While most Americans need to file a tax return, some don't meet the income requirements. "If your income was very low last year, you may be off the hook. For most singles, that's... $8,900. For most married folks, that figure is $17,900," says AuWerter. However, there is an incentive to filing a return this year; if you didn't get the full government rebate amount last year, you may be able to make up for that lost amount by getting a credit on this year's return.
One common tax fear is having your return audited. While only roughly 2% of tax returns are audited, last year was the highest audited year on record for the past decade. "The more creative you get with your tax return, the more likely you are to be audited," says AuWerter. Potential red flags include home office deductions, deductions made on side businesses, and excessive non-cash charitable donations. "If you're taking more deductions than other folks in your income range, you should be on your toes," says AuWerter.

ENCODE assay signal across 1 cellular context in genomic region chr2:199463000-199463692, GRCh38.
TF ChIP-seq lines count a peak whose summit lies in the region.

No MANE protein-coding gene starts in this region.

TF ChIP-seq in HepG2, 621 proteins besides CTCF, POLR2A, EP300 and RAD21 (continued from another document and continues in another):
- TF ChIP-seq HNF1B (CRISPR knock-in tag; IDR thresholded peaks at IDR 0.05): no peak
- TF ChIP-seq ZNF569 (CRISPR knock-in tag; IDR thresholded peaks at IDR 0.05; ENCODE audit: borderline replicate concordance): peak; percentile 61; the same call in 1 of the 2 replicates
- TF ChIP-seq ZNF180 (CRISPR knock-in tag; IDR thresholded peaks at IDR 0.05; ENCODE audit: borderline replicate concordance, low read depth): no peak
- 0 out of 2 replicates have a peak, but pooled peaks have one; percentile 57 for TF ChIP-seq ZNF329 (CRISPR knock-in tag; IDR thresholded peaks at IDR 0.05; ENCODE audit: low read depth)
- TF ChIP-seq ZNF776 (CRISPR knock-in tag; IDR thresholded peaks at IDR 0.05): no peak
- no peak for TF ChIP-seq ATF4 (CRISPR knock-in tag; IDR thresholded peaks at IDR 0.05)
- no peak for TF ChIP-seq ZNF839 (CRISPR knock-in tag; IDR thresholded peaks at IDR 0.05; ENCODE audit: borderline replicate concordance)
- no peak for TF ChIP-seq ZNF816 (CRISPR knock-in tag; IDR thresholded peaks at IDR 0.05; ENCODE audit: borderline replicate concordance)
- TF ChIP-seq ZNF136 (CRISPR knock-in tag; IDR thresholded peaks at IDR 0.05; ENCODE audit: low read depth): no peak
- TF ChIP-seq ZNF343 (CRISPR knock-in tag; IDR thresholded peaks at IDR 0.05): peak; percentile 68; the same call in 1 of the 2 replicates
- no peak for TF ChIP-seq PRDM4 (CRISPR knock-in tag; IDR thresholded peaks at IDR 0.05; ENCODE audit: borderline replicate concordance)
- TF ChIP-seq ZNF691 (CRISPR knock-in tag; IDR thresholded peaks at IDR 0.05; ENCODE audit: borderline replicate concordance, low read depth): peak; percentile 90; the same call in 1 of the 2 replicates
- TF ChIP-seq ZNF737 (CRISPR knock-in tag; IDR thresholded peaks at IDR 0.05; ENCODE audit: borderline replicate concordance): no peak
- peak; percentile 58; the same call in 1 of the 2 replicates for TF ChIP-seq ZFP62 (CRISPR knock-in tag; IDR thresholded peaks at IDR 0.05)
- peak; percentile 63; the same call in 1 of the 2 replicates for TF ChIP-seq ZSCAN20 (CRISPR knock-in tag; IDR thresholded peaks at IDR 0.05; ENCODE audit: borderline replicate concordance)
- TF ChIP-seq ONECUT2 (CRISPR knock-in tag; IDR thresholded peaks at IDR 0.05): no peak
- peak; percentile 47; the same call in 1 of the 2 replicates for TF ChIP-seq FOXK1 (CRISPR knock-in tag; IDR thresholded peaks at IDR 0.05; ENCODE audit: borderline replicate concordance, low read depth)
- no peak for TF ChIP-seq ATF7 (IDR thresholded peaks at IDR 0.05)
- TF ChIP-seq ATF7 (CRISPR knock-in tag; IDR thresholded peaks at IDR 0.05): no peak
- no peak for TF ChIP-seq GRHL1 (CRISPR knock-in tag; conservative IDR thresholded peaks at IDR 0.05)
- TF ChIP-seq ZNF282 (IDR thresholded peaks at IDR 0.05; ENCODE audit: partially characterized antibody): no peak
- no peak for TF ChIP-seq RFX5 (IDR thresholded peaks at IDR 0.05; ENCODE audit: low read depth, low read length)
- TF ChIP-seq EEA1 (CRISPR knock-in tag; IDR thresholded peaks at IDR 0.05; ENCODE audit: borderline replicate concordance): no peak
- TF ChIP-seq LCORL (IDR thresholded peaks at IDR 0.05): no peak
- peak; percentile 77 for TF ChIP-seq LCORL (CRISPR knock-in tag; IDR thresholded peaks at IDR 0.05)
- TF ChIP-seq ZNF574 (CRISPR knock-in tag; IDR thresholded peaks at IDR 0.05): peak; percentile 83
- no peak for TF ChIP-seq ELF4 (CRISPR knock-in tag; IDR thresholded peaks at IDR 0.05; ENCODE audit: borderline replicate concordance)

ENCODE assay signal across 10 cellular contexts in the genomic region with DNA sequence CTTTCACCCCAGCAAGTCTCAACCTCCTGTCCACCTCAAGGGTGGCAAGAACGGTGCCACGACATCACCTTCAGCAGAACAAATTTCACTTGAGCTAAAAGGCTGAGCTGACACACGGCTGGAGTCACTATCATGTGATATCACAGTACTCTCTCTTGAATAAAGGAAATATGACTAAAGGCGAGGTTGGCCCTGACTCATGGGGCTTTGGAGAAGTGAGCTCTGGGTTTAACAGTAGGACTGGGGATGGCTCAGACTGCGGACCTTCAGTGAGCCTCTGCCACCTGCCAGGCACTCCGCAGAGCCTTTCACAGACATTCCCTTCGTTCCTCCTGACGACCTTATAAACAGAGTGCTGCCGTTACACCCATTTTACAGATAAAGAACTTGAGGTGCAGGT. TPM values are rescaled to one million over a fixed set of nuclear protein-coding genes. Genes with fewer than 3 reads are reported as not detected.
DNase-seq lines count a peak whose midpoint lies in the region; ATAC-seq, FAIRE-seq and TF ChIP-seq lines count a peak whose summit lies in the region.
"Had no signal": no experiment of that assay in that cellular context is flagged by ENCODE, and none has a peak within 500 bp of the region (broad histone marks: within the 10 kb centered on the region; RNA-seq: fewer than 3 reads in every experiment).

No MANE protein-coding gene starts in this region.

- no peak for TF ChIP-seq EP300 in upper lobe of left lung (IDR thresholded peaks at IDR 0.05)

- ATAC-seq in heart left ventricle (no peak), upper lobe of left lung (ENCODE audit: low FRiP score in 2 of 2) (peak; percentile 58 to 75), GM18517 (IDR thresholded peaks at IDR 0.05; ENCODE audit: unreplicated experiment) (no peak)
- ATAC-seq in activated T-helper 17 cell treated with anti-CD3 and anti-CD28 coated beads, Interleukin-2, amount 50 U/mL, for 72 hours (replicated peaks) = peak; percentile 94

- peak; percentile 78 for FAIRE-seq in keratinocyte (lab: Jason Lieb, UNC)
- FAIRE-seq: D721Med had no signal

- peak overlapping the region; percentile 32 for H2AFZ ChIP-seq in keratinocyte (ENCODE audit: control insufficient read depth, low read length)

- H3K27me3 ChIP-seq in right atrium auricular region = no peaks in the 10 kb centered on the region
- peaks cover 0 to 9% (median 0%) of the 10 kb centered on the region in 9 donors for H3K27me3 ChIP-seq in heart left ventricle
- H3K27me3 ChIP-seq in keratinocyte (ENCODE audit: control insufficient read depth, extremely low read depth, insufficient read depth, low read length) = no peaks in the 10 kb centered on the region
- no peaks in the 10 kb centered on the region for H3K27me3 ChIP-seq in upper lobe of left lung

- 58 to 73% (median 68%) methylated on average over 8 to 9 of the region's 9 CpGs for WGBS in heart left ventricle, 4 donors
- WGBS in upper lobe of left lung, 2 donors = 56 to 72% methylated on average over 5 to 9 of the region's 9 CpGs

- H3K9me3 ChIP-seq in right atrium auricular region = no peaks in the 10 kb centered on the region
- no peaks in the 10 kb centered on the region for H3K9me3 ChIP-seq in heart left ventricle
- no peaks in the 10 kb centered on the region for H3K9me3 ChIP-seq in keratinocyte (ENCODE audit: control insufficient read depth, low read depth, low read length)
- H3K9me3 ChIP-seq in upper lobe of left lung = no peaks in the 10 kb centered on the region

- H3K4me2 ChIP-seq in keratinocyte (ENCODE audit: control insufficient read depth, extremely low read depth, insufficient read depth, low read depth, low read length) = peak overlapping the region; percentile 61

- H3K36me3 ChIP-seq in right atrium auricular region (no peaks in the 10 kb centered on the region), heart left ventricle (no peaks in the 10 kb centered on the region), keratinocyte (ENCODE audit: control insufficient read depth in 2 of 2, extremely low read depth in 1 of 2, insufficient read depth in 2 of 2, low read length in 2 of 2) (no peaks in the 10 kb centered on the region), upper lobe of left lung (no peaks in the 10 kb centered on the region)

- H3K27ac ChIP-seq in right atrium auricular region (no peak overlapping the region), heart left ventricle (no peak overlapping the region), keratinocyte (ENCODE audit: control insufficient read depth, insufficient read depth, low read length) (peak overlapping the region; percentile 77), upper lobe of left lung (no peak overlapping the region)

It's also important to remember the Alternative Minimum Tax, or AMT. "This is an alternative tax system that was created to make sure that the wealthy didn't weasel their way out of their tax bills," says AuWerter. However, as salaries increase with inflation, an larger number of middle class families are being hit with the AMT because they meet the income requirements. "Crunch the numbers to see if you are eligable for it," adds AuWerter.
Once all your calculating is done, some people still owe money to the government. If you aren't getting a refund this year, don't pay your taxes with a credit card. "It's very convenient, but it's not very cheap. For starters, in addition to whatever interest rate you pay on your credit card, you're going to get hit with an additional 2.5% 'convenience charge'," says AuWerter. Depending on how much you owe, that can add up to a lot of money. AuWerter suggests looking into alternative methods of payment instead. Even if you have to borrow the money from a wealthy relative, you might be better off than charging what you owe.
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By Erin Petrun